Mobile terrestrial digital television looks to be proving successful in South Korea, with 1m receivers sold since the introduction of the country's service six months ago, according to a report from technology news provider IDG.
Seven free-to-air stations were launched last December by broadcasters KBS, MBC, SBS and YTN, along with radio and data service counterparts—all of which are presently available in the South Korean capital of Seoul. The land-based mobile TV service—the first of its kind in the world—is expected to be rolled out to the rest of the country before the end of the year.
Around 320,000 of the receivers sold so far are mobile phones, with other devices including laptop computers and digital media players, claims the IDG report, which goes on to say that the service uses Terrestrial Digital Mobile Broadcasting (T-DMB), a domestic technology based on the Digital Multimedia Broadcasting standard used by DTT and satellite broadcasting throughout Europe and Asia.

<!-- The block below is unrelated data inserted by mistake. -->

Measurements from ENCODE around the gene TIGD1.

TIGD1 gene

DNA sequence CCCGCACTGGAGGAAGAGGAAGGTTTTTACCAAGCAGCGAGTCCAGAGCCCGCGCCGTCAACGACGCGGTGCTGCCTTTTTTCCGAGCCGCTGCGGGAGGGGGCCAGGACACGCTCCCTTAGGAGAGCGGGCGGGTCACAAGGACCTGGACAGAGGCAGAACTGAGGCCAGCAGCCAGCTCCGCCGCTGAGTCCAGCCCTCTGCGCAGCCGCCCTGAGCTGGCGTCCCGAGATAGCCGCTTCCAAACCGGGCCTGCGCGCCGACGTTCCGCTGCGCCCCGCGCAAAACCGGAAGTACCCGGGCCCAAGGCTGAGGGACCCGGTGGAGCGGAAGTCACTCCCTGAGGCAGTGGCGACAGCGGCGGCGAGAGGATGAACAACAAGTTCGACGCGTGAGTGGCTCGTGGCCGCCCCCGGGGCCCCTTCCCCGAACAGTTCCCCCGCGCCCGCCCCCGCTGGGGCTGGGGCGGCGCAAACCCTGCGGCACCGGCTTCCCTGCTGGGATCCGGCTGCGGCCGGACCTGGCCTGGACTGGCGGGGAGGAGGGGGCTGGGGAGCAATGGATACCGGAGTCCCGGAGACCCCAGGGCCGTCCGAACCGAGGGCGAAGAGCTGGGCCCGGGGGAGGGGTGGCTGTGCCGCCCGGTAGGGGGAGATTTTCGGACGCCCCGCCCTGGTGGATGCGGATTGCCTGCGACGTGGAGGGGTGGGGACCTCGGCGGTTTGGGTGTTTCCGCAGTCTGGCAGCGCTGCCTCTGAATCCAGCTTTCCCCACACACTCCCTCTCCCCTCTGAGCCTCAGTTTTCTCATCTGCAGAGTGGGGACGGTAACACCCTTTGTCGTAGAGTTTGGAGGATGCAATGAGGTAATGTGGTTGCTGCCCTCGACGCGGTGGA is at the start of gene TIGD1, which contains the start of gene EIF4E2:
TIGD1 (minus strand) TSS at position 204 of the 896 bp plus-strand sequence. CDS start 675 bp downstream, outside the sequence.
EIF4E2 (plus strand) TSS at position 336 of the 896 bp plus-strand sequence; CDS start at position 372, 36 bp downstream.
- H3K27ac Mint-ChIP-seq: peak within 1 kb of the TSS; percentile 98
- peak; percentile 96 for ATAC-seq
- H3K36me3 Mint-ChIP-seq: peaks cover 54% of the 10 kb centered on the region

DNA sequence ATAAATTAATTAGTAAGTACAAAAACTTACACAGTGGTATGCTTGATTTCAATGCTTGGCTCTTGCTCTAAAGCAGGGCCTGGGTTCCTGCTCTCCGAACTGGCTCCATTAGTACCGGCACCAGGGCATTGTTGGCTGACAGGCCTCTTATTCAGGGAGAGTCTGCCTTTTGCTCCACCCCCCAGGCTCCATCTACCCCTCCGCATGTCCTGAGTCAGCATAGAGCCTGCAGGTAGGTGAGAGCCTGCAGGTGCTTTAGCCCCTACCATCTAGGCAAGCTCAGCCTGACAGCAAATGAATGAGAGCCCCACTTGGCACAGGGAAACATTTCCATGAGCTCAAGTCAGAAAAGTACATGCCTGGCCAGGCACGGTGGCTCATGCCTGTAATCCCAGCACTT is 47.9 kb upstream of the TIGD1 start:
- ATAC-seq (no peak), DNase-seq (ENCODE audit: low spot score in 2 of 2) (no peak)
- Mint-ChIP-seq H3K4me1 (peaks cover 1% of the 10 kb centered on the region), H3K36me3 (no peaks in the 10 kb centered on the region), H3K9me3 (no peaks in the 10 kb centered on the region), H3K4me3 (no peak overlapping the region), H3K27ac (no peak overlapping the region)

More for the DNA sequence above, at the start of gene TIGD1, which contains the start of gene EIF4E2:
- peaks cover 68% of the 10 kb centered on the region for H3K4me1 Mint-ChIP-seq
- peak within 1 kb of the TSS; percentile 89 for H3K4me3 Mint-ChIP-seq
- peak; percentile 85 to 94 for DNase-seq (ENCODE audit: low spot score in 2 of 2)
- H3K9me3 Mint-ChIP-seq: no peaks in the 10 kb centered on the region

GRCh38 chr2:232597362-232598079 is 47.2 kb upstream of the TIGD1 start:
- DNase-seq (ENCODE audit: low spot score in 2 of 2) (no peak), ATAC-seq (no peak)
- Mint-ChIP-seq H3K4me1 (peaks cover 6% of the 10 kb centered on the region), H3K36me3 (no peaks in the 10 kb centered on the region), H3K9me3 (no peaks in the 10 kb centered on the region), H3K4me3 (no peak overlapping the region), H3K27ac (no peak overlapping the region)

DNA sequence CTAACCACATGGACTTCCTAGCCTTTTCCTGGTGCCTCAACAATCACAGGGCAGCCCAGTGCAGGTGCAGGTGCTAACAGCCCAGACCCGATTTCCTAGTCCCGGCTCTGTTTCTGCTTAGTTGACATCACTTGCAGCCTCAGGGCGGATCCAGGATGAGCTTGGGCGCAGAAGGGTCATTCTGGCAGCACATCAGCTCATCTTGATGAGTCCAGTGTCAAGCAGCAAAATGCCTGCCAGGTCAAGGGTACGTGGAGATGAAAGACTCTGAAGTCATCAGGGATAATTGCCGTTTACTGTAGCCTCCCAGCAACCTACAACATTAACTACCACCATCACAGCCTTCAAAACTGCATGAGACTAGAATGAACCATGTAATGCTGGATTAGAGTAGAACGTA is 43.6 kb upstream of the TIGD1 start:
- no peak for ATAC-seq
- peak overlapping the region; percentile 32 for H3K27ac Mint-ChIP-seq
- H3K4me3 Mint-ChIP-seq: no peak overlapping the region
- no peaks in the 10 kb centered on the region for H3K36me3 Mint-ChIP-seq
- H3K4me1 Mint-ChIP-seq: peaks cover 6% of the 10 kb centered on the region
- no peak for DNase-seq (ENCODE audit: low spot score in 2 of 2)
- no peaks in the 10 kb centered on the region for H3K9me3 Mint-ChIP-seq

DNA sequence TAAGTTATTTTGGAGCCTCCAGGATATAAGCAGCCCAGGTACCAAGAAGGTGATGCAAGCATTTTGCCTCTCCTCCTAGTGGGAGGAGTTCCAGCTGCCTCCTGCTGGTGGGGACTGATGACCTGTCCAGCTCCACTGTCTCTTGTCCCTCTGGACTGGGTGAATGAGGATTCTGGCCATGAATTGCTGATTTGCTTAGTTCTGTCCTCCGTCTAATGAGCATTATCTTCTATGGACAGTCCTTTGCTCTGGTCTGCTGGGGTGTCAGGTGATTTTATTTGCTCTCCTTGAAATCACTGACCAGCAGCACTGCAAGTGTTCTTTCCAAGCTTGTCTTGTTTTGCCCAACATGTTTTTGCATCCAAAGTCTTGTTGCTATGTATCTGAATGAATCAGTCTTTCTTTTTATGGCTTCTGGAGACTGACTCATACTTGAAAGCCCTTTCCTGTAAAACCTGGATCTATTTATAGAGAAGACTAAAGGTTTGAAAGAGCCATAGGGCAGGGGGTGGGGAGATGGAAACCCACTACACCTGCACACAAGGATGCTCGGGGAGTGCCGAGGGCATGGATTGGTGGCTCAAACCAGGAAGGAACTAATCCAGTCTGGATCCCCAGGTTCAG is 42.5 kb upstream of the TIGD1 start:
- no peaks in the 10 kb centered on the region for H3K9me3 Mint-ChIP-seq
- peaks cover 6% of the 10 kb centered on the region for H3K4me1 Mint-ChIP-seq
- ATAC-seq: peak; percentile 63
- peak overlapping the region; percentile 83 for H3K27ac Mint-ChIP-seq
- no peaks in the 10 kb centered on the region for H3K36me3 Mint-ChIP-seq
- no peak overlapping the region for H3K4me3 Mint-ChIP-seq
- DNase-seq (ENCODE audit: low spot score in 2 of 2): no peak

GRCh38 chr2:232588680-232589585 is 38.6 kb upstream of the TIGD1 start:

Images are transmitted at 30 frames a second in Common Intermediate Format (CIF) employing MPEG4 AVC compression.
Tests of T-DMB, which is a rival to both the widespread Digital Video Broadcasting-Handheld (DVB-H) and Japan's Integrated Services Digital Broadcasting-Terrestrial (ISDB-T) systems, are now being carried out in a number of other nations—most notably Germany during the current FIFA World Cup.
And earlier this month the BBC and ITV said they would supply content for a UK trial of the T-DMB standard alongside a trial of another digital audio broadcasting (DAB) technology, Internet Protocol over DAB (DAB-IP). The six-month trial?which comes ahead of the expected release of Band III spectrum later this year and L-Band spectrum in early 2007?is the result of collaboration between the UK and South Korea.
Lovelace Consulting | 27.06.2006